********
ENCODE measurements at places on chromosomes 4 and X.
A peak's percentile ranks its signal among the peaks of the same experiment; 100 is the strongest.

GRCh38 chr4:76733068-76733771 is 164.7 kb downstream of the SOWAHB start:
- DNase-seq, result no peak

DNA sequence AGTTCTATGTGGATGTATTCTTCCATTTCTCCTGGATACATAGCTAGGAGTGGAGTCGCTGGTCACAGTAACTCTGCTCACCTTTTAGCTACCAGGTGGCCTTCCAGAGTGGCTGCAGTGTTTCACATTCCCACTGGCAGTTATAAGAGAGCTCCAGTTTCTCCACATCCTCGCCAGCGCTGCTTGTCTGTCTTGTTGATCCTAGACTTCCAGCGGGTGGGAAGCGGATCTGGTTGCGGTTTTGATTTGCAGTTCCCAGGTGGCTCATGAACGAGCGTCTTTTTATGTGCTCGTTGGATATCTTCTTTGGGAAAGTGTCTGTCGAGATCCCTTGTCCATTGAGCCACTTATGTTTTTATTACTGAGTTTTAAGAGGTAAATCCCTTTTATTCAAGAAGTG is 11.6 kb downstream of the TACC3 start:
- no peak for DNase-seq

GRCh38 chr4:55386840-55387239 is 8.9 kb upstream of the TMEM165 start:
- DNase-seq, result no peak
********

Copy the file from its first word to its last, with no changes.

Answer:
ENCODE measurements at places on chromosomes 4 and X.
A peak's percentile ranks its signal among the peaks of the same experiment; 100 is the strongest.

GRCh38 chr4:76733068-76733771 is 164.7 kb downstream of the SOWAHB start:
- DNase-seq, result no peak

DNA sequence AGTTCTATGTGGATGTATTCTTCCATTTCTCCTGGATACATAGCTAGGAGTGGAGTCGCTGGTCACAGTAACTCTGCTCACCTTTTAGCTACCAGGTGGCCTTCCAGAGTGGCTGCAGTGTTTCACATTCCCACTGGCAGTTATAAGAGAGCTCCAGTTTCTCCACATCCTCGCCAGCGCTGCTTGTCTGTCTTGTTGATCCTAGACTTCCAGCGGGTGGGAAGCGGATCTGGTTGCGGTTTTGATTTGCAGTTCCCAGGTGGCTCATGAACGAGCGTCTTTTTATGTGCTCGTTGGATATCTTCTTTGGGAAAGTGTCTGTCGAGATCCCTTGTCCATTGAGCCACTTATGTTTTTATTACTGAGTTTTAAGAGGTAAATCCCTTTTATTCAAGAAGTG is 11.6 kb downstream of the TACC3 start:
- no peak for DNase-seq

GRCh38 chr4:55386840-55387239 is 8.9 kb upstream of the TMEM165 start:
- DNase-seq, result no peak